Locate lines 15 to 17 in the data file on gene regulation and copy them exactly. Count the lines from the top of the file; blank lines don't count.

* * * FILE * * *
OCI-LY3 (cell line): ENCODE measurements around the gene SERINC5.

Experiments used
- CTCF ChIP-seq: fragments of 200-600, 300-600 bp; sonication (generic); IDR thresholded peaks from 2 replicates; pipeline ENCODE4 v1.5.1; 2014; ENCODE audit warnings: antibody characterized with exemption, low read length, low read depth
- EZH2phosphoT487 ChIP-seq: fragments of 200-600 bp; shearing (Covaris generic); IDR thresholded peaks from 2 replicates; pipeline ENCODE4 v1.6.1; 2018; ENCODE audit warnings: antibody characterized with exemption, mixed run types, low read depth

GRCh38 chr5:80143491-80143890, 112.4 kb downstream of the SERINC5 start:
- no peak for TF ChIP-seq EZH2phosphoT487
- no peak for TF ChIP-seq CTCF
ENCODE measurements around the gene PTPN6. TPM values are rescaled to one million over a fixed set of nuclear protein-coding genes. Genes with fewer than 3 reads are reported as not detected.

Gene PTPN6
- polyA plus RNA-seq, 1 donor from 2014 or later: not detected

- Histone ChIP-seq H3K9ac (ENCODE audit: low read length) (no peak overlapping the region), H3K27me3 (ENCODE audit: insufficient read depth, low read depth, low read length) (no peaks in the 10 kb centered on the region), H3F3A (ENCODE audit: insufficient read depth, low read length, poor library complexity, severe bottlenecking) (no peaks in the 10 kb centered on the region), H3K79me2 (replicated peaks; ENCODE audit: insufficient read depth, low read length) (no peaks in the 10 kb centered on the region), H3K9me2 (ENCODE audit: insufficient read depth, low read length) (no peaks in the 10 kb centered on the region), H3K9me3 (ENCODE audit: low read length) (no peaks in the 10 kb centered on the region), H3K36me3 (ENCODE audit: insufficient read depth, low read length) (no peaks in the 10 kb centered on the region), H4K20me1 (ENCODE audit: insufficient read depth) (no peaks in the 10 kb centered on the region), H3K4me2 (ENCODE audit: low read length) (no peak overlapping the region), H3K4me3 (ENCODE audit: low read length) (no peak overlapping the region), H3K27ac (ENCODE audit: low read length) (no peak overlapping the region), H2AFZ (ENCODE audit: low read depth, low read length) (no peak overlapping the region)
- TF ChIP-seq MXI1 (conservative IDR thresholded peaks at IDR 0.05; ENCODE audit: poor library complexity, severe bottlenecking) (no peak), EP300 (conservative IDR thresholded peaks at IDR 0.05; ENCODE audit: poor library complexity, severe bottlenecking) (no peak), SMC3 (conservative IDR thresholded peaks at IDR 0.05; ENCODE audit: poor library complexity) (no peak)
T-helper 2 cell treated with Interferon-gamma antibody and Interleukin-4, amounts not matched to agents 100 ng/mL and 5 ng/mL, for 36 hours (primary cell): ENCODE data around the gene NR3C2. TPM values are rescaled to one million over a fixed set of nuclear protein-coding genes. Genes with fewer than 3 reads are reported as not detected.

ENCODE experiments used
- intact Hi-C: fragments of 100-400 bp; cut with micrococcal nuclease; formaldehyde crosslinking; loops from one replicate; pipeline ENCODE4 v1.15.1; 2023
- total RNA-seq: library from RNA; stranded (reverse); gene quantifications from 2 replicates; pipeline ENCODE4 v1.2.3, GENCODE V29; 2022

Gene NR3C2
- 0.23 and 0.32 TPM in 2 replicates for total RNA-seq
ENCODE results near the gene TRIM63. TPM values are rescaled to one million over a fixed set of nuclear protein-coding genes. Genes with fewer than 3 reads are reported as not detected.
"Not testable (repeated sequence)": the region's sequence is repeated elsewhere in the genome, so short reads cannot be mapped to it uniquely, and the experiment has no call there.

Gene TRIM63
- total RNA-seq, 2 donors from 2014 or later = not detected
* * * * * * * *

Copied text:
- intact Hi-C: fragments of 100-400 bp; cut with micrococcal nuclease; formaldehyde crosslinking; loops from one replicate; pipeline ENCODE4 v1.15.1; 2023
- total RNA-seq: library from RNA; stranded (reverse); gene quantifications from 2 replicates; pipeline ENCODE4 v1.2.3, GENCODE V29; 2022

Gene NR3C2